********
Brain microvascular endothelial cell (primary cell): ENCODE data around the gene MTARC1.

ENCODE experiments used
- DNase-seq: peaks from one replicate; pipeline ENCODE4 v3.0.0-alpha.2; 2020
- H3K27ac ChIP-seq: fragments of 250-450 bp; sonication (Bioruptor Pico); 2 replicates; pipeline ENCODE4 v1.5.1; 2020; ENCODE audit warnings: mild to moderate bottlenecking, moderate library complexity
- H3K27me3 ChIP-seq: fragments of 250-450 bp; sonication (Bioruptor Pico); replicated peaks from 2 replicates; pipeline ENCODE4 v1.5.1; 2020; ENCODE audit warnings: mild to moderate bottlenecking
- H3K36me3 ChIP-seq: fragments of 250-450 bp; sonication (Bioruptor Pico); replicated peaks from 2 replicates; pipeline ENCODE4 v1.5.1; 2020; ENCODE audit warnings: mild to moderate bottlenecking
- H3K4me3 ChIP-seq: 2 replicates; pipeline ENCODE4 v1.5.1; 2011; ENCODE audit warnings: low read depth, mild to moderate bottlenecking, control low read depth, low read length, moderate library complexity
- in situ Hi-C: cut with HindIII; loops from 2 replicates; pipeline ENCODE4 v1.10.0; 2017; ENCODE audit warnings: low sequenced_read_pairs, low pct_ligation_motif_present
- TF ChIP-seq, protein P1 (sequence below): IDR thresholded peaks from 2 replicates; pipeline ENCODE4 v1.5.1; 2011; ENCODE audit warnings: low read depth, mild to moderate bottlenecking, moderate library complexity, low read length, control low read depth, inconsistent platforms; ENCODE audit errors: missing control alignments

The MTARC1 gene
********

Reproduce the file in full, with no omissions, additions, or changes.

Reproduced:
Brain microvascular endothelial cell (primary cell): ENCODE data around the gene MTARC1.

ENCODE experiments used
- DNase-seq: peaks from one replicate; pipeline ENCODE4 v3.0.0-alpha.2; 2020
- H3K27ac ChIP-seq: fragments of 250-450 bp; sonication (Bioruptor Pico); 2 replicates; pipeline ENCODE4 v1.5.1; 2020; ENCODE audit warnings: mild to moderate bottlenecking, moderate library complexity
- H3K27me3 ChIP-seq: fragments of 250-450 bp; sonication (Bioruptor Pico); replicated peaks from 2 replicates; pipeline ENCODE4 v1.5.1; 2020; ENCODE audit warnings: mild to moderate bottlenecking
- H3K36me3 ChIP-seq: fragments of 250-450 bp; sonication (Bioruptor Pico); replicated peaks from 2 replicates; pipeline ENCODE4 v1.5.1; 2020; ENCODE audit warnings: mild to moderate bottlenecking
- H3K4me3 ChIP-seq: 2 replicates; pipeline ENCODE4 v1.5.1; 2011; ENCODE audit warnings: low read depth, mild to moderate bottlenecking, control low read depth, low read length, moderate library complexity
- in situ Hi-C: cut with HindIII; loops from 2 replicates; pipeline ENCODE4 v1.10.0; 2017; ENCODE audit warnings: low sequenced_read_pairs, low pct_ligation_motif_present
- TF ChIP-seq, protein P1 (sequence below): IDR thresholded peaks from 2 replicates; pipeline ENCODE4 v1.5.1; 2011; ENCODE audit warnings: low read depth, mild to moderate bottlenecking, moderate library complexity, low read length, control low read depth, inconsistent platforms; ENCODE audit errors: missing control alignments

The MTARC1 gene